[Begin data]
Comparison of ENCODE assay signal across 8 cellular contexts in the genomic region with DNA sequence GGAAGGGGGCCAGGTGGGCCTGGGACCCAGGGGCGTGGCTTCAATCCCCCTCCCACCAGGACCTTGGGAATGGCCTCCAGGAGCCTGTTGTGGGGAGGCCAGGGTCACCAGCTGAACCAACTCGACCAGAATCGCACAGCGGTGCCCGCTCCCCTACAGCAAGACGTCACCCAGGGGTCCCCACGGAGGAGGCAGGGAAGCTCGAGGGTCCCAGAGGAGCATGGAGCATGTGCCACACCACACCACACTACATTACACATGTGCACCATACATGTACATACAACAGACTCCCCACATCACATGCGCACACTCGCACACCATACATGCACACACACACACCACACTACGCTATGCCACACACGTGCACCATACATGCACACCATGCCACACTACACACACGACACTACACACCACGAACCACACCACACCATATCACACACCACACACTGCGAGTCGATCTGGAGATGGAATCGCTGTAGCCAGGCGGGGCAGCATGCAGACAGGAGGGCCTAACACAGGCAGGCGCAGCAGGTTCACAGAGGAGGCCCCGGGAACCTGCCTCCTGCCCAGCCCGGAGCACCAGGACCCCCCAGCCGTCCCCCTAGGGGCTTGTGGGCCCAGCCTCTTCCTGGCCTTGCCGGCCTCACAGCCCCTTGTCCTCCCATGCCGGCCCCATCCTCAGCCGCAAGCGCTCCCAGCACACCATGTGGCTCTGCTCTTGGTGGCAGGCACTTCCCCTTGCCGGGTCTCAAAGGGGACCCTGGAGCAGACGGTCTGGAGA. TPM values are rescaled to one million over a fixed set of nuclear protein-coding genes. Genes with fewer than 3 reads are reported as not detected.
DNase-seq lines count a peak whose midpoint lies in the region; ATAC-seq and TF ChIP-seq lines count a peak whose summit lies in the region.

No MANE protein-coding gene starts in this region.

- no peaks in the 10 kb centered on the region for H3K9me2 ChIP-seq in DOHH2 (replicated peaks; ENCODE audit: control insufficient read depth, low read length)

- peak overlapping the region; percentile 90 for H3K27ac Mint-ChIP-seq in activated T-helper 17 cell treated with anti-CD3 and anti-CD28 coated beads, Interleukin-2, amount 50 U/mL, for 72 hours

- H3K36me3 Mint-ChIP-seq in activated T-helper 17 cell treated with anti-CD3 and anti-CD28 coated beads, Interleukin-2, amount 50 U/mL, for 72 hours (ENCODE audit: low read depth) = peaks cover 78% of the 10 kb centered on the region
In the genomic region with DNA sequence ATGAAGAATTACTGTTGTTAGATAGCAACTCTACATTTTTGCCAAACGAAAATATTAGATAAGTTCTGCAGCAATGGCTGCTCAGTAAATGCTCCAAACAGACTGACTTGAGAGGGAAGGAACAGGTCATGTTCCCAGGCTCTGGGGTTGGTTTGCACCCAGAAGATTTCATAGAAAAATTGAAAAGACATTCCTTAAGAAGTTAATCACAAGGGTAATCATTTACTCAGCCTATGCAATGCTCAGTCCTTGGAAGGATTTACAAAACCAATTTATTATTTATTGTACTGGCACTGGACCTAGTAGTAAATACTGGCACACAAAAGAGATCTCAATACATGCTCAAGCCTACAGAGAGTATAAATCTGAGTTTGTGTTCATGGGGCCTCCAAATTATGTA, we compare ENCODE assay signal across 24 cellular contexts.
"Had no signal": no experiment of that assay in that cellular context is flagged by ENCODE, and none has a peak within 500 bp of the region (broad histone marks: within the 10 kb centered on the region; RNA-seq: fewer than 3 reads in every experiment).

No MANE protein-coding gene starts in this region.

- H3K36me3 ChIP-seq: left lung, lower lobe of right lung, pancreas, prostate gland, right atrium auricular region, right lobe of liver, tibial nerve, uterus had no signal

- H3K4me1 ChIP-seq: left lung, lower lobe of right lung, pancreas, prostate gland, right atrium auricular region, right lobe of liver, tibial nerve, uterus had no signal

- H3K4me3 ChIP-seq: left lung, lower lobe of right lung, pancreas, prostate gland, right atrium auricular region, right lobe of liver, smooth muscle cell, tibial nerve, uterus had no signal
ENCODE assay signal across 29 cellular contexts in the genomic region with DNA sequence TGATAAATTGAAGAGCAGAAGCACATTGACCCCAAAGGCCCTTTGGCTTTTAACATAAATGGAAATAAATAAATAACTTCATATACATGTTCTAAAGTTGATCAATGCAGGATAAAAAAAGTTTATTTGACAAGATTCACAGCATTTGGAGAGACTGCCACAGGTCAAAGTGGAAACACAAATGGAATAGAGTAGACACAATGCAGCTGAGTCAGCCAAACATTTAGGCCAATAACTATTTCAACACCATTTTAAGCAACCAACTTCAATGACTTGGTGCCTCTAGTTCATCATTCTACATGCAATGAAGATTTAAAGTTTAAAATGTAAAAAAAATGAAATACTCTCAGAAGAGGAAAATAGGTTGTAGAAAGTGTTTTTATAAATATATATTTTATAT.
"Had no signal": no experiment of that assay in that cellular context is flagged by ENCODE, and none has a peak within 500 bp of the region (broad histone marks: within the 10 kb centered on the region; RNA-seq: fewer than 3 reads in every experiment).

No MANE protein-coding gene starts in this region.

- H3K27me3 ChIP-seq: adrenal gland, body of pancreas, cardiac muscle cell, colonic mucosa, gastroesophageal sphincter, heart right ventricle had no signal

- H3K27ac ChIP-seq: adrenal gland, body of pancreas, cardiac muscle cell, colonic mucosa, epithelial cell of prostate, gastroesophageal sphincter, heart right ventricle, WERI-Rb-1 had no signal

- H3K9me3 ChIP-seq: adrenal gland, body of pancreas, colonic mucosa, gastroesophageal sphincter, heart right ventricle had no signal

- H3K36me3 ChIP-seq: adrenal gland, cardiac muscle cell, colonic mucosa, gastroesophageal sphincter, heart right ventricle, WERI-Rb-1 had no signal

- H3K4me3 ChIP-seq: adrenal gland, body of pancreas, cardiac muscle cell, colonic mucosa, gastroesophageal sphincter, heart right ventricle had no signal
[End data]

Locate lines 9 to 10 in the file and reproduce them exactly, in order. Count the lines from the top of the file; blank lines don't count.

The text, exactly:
No MANE protein-coding gene starts in this region.

- H3K36me3 ChIP-seq: left lung, lower lobe of right lung, pancreas, prostate gland, right atrium auricular region, right lobe of liver, tibial nerve, uterus had no signal